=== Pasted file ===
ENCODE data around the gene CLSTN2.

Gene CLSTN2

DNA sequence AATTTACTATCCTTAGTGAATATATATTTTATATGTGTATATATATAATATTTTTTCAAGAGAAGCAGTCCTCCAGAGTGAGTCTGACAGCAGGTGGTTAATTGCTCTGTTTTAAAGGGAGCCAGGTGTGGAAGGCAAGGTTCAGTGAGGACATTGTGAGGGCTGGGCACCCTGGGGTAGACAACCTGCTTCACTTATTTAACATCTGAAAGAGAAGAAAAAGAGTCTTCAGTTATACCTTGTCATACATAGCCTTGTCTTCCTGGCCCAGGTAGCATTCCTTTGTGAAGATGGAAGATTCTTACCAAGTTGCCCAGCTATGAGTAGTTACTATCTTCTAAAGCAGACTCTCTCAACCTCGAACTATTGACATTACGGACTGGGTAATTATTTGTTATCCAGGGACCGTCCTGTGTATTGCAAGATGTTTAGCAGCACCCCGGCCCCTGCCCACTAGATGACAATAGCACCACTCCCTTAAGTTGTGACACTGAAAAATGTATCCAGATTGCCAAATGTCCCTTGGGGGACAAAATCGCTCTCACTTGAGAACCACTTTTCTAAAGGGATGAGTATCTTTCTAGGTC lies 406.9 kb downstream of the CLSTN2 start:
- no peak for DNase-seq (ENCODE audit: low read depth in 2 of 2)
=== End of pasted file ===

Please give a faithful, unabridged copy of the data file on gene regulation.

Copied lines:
ENCODE data around the gene CLSTN2.

Gene CLSTN2

DNA sequence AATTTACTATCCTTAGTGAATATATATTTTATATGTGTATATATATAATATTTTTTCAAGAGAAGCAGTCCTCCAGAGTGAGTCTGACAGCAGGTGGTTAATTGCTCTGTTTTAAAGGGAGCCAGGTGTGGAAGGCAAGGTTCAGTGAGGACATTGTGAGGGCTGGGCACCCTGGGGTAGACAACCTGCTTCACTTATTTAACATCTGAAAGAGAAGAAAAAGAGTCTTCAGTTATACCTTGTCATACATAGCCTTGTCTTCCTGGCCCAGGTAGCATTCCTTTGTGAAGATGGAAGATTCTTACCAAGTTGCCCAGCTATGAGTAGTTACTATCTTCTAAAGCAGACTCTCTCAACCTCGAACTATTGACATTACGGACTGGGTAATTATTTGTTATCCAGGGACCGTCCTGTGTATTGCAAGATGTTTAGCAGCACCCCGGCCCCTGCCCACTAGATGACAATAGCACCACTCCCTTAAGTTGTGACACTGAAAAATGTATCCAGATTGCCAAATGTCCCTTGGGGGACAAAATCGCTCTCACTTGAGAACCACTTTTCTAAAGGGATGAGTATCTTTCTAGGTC lies 406.9 kb downstream of the CLSTN2 start:
- no peak for DNase-seq (ENCODE audit: low read depth in 2 of 2)